This is a good story.
No politics. No crime. Just a good story. Probably not believable.
I call the story “Best Friend.”
It was around 1993 when my career with the CIA played out and I had nothing to do except lay around to see what kind of reward-labeled punishment would be meted out for my service. I didn’t want to do anything I was credentialed to be able to do for a living. I walked by a used car dealership located in a seedy part of downtown Albuquerque in my reverie.
It was called Sunshine Auto, appropriately. A young hard-charging man named Kevin was in the office and he turned out to be the owner when I stepped up to his desk. A sign out front read: “salesman wanted.” I asked for the job. It wasn’t a resume or curriculum vitae kind of place, so Kevin only wanted to know where I’d sold cars before. I told him I hadn’t.
“Okay, hot shot, so you have no experience. Tell me what would be the ideal sale of one of our cars out there then.”
I thought for a minute, looked out at the crummy cars in the lot and the street people circulating among them that slept in them while ostensibly being the security force.
I finally replied: “The perfect sale would be if I had a young couple pay for one of the cars in full, drive it off the lot, pass over that distant hill before the car breaks down. They don’t return it because they don’t want to hurt my feelings.”
Kevin’s hands came out from behind his head and his feet came down to the floor with a thud.
“You’re hired,” he exclaimed. “I’ve never heard any answer that good.”
I got the job and started selling the crummy cars at about twelve hundred dollars each. All payments were in cash back then. Kevin didn’t trust me with the cash, so we had to lock whatever I had into a drawer in his desk, right after I got the money. Weeks went by, and I was selling a lot of cars. One day Kevin didn’t come in. Then two days. I kept selling and locking the money up (I’d rifled the lock on my first day). On the fifth day, another young Turk of a guy came in. He said he was Kevin’s best friend and Kevin was in jail for using a bogus I.D. on a drunk driving arrest. He asked if I had made any money. I pointed at the drawer.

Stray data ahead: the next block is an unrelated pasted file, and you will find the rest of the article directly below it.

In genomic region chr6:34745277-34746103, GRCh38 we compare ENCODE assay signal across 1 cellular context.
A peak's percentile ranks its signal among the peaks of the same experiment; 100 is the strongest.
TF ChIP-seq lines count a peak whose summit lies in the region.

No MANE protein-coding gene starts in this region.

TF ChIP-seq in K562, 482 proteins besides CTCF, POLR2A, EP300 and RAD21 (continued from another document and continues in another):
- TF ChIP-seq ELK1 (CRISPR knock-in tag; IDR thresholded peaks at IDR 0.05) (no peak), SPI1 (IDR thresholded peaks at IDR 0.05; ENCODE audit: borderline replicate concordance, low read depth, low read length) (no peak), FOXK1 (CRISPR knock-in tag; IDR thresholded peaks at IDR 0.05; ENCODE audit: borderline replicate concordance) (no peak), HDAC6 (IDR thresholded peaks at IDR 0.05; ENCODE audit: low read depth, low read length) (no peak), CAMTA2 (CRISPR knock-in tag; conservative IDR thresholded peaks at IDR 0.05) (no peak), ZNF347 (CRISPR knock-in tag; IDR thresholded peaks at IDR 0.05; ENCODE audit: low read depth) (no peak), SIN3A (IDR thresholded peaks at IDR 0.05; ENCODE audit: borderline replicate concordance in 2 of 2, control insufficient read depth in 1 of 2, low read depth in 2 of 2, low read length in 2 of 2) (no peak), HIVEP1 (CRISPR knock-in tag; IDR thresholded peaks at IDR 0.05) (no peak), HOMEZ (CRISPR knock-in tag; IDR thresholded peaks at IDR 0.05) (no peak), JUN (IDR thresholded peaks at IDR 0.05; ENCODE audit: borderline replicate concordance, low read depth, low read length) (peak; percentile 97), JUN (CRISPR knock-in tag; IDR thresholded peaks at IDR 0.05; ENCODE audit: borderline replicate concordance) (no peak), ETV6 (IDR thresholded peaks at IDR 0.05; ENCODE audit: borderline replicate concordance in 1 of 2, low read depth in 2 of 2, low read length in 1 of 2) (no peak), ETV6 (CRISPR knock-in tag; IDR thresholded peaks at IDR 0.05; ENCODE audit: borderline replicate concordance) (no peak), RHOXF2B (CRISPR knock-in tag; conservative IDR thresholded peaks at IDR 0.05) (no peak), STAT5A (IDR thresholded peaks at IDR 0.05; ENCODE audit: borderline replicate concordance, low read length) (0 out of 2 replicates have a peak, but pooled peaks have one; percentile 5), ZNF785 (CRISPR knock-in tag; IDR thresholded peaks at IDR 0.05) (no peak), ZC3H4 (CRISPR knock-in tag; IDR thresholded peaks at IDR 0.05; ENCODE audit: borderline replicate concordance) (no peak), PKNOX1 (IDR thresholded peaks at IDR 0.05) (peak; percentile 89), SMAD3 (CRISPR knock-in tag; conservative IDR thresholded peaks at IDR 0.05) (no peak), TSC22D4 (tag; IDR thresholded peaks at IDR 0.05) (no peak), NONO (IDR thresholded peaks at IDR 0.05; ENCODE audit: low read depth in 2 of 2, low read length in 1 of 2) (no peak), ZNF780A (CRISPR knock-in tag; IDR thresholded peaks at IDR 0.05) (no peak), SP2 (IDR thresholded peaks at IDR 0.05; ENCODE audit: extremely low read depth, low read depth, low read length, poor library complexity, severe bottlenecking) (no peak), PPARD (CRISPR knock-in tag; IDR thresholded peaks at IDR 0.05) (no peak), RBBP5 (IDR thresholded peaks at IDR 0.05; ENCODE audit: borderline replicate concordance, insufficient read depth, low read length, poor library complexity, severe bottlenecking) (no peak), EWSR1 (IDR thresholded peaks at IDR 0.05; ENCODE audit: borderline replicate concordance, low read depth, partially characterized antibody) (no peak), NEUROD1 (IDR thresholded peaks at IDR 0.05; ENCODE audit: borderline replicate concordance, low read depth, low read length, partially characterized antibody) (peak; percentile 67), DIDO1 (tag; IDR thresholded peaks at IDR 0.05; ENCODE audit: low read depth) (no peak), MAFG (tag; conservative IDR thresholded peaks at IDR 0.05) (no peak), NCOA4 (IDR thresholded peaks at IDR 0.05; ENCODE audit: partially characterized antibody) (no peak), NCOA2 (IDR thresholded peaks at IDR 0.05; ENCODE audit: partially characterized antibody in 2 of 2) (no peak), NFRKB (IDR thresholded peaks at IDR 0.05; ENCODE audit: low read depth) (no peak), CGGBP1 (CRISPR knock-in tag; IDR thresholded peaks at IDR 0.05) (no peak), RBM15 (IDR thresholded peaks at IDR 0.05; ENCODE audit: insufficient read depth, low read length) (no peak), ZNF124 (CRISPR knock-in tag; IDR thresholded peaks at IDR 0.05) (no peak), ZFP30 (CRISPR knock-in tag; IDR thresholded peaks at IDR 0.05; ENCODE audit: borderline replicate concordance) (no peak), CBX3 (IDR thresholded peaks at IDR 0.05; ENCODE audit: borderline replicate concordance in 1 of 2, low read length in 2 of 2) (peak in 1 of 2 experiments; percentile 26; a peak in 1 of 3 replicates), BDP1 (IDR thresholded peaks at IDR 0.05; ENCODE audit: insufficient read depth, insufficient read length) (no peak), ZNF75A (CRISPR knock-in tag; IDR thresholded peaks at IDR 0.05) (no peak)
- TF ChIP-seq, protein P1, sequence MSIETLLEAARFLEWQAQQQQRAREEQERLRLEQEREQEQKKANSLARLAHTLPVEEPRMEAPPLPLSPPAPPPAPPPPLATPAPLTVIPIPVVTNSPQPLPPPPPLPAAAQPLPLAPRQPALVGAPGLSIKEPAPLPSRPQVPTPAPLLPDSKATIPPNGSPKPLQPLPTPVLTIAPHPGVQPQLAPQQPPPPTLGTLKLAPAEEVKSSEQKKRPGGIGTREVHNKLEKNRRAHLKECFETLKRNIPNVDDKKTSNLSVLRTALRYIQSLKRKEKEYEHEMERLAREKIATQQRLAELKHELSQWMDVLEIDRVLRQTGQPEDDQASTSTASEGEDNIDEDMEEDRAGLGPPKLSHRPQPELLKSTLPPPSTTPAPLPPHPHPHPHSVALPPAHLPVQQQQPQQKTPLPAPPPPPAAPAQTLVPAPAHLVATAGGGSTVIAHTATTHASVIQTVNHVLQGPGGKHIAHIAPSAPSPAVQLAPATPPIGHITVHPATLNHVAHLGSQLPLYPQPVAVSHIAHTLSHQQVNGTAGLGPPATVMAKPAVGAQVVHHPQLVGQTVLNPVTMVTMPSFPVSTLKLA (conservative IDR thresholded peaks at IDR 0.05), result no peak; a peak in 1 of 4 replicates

He had Kevin’s key and went over. He was amazed to find forty-four hundred dollars in cash inside. He was so amazed he didn’t ask about how it had gotten into the drawer without Kevin’s key. He left. He came back twice more over the next two weeks to collect a total of seventy-seven hundred. I’d made him give me receipts for the cash even though he had not wanted to.
After two weeks Kevin came back in. He was all good cheer and smiles, having talked to his friend and found out how much he’d made while he was in jail. The best friend came in the door. The two men stepped outside to talk. After a few minutes the best friend drove away and Kevin came back inside. His smile was gone. He sat behind his desk in silence until I asked him what had happened.
Kevin said his best friend had taken the money but lost it at the Indian casino. He’d pay it back over time. I nodded, dumbly. Kevin got up and came around the desk. He pointed at his chair. I went and sat in it.
“Let’s see,” he mused to himself, lighting a cigarette, “my best friend stole seventy-seven hundred dollars from me.”
He puffed, before going on. “The guy I just met sold the cars, collected the cash, locked it up without a key, and then turned it over to my best friend.”
I waited, watching Kevin look out the window and smoke.
“There’s only one conclusion to come to,” he finally said, spitting out a small piece of tobacco.
I waited again, but then had to ask: “what’s that?”
Kevin blew out some smoke and laughed. “You’re my new best friend.”